Patterns of growth (reviewed by Ricklefs 1968, 1969; O'Connor 1984) and the development of endothermy (reviewed by Dawson and Hudson 1970, Dunn 1975, Hill and Beaver 1982) have been well-studied in altricial wild birds, especially passerines. But few studies compare grown and thermogenesis in separate populations of the same species. Results of such studies with emberizids varied among species. King and Hubbard (1981), for example, found that nestlings from subarctic, subalpine, and low-altitude montane populations of White-crowned Sparrows (Zonotrichia leucophrys gambelii) grew at similar rates. In contrast, Rogers (1985) reported that the growth rates of nestlings in different populations of Savannah Sparrows (Passerculus sandwichensis) varied in response to the different environmental constraints of the localities in which they were reared. Nice (1937) and Smith et al. (1982) documented patterns of nestling growth in mainland (Ohio) and insular (Mandarte Island, British Columbia, Canada) populations of Song Sparrows (Melospiza melodia), respectively, and found that they were similar to those reported for most other passerines by Ricklefs (1968, 1969) and O'Connor (1984).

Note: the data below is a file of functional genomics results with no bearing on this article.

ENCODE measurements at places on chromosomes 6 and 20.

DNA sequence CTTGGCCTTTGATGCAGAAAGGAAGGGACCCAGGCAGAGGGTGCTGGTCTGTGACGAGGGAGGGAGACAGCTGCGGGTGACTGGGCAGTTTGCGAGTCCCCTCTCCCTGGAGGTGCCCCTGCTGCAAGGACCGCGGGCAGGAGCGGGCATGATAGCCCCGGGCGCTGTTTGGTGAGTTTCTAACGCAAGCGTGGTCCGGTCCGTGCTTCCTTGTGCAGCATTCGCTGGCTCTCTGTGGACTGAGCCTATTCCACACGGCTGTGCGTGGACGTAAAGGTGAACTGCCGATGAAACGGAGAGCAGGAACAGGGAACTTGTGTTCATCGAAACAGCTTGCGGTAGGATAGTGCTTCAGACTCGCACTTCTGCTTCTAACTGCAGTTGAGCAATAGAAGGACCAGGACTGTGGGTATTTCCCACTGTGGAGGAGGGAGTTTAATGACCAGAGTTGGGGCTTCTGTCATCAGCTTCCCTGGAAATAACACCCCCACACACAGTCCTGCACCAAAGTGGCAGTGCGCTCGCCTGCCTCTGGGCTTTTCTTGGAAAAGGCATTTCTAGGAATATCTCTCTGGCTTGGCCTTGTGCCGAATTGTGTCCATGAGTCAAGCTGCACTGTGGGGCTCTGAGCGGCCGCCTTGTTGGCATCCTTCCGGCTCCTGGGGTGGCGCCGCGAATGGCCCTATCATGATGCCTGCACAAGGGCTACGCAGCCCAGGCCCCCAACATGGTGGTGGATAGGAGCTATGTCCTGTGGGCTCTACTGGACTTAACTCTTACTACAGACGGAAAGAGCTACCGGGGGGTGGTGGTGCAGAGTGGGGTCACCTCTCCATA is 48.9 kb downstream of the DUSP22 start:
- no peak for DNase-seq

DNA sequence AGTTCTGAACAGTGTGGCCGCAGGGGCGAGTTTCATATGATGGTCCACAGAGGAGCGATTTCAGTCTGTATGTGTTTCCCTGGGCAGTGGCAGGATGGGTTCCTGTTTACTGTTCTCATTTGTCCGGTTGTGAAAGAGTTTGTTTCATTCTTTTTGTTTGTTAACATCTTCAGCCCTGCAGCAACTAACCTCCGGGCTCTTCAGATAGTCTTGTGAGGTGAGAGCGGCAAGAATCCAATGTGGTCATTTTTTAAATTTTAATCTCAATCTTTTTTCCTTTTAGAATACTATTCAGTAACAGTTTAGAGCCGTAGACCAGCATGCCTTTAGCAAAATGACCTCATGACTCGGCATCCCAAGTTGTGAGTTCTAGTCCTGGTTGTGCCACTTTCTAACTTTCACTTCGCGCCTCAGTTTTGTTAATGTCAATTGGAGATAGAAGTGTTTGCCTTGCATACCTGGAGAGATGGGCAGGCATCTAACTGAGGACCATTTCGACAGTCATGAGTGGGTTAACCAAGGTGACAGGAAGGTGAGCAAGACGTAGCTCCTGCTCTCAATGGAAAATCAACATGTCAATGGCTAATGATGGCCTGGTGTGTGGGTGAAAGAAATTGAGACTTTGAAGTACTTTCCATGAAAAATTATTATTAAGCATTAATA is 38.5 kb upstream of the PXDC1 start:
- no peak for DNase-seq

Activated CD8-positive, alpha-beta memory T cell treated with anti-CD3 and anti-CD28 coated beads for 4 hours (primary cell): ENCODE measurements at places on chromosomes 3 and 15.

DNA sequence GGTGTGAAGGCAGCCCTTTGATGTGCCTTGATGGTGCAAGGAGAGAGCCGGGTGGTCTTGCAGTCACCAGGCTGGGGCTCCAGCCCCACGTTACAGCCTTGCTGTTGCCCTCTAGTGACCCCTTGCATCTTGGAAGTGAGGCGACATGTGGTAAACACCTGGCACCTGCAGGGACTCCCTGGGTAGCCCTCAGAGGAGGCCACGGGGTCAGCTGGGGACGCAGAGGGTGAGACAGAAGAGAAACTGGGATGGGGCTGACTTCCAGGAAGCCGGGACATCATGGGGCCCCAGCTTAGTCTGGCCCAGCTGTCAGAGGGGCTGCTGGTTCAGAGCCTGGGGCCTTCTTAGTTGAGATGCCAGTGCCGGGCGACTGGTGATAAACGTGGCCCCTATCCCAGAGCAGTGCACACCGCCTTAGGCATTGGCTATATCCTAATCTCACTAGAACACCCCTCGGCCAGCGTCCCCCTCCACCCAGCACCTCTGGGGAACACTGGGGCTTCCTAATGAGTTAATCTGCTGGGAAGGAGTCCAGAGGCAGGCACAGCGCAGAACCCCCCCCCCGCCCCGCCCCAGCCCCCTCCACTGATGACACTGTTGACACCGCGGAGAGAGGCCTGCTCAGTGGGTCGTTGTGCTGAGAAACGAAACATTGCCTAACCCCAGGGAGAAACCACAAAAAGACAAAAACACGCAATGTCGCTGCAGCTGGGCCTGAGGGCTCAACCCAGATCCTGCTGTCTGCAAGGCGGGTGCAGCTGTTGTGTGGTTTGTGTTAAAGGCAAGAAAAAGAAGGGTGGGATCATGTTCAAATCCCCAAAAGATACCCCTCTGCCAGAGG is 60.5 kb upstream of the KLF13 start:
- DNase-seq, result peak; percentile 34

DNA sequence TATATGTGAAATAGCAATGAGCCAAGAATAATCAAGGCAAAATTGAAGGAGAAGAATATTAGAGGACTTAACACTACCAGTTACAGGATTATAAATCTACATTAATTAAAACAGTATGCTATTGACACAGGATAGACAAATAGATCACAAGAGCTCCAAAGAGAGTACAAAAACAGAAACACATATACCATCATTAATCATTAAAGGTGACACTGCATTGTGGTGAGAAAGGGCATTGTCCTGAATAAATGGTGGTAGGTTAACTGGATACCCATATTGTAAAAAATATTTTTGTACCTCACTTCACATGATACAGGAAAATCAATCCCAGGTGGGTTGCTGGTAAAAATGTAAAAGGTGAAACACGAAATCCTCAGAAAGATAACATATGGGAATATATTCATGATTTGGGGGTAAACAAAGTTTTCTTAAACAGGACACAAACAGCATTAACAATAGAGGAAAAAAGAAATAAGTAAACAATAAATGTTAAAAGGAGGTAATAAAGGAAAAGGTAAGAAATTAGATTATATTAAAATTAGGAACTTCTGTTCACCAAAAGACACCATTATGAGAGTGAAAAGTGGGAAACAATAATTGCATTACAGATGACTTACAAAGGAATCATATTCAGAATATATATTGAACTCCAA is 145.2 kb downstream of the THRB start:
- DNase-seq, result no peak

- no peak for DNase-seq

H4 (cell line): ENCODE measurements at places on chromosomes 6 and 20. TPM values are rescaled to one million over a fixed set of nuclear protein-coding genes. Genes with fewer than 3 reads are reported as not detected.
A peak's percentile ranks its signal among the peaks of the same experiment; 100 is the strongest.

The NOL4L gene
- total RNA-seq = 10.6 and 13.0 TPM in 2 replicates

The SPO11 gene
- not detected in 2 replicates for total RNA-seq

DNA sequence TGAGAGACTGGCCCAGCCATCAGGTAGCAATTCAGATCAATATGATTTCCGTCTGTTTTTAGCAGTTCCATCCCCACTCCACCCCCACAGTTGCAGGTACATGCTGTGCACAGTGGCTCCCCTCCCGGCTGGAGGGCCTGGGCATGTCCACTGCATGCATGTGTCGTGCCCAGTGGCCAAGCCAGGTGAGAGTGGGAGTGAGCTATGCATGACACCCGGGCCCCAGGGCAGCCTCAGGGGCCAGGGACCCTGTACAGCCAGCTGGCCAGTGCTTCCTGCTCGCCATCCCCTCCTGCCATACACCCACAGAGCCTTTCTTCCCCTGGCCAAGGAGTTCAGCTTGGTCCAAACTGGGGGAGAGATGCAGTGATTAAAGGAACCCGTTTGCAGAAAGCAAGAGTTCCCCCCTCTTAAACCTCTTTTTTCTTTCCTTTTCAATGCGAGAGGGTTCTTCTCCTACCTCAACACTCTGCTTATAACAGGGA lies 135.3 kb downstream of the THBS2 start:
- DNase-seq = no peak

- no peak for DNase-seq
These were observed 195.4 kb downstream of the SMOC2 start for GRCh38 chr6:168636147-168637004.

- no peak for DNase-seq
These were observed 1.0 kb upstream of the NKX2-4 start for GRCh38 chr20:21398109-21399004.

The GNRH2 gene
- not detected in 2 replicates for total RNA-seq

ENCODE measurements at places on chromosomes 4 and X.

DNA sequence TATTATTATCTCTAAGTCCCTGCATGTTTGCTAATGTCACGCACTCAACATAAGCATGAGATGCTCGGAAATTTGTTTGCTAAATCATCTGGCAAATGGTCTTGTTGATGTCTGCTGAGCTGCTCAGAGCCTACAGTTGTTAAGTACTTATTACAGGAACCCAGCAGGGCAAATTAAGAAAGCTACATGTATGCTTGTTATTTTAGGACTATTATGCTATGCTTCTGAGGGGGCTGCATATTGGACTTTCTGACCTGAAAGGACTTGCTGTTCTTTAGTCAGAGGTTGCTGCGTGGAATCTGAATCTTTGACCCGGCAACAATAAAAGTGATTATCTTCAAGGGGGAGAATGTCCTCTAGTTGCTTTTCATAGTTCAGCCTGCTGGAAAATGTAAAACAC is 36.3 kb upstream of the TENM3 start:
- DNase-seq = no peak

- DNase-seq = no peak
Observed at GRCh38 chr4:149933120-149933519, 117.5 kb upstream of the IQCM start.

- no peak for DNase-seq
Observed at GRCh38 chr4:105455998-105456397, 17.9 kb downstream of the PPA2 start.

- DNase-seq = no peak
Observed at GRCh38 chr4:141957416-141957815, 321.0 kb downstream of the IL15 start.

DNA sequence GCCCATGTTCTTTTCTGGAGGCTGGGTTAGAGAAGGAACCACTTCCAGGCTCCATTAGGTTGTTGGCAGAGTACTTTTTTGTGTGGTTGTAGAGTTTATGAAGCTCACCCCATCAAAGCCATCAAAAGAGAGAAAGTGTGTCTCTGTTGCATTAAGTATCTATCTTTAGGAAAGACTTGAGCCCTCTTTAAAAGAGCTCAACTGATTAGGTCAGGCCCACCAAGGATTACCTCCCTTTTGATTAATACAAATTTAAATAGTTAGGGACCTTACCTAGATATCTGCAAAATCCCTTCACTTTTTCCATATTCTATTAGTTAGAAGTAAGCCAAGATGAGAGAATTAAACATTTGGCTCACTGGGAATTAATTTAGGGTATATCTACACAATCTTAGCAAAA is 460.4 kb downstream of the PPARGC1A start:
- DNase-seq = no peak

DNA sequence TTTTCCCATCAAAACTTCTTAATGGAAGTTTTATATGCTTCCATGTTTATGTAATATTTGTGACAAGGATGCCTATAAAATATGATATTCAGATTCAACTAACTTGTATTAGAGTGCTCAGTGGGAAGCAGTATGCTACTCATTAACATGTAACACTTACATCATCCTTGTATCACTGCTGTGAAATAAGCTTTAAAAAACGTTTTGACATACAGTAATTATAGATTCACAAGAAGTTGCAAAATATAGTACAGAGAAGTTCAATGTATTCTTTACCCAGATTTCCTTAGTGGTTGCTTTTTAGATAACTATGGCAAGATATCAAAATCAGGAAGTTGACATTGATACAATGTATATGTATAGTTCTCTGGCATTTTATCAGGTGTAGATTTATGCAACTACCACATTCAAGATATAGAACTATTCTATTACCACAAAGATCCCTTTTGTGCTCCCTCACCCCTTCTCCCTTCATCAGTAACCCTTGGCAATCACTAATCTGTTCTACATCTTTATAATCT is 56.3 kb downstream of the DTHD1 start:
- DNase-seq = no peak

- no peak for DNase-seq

In 1985-1986, we had the opportunity to examine the growth of nestlings from a third race of Song Sparrows, M. m. micronyx, which is endemic to San Miguel Island near Santa Barbara, California. We also studied the development of endothermy in these young birds, a process not hitherto described for nestling Song Sparrows. We report both in this paper.
Additional publication details
|Publication Subtype||Journal Article|
|Title||Growth and development of thermoregulation in nestling San Miguel Island Song Sparrows|
|Series title||The Condor|
|Publisher||Cooper Ornithological Club|
|Publisher location||Santa Clara, CA|
|Larger Work Type||Article|
|Larger Work Subtype||Journal Article|
|Larger Work Title||The Condor|
|Other Geospatial||San Miguel Island|
|Google Analytic Metrics||Metrics page|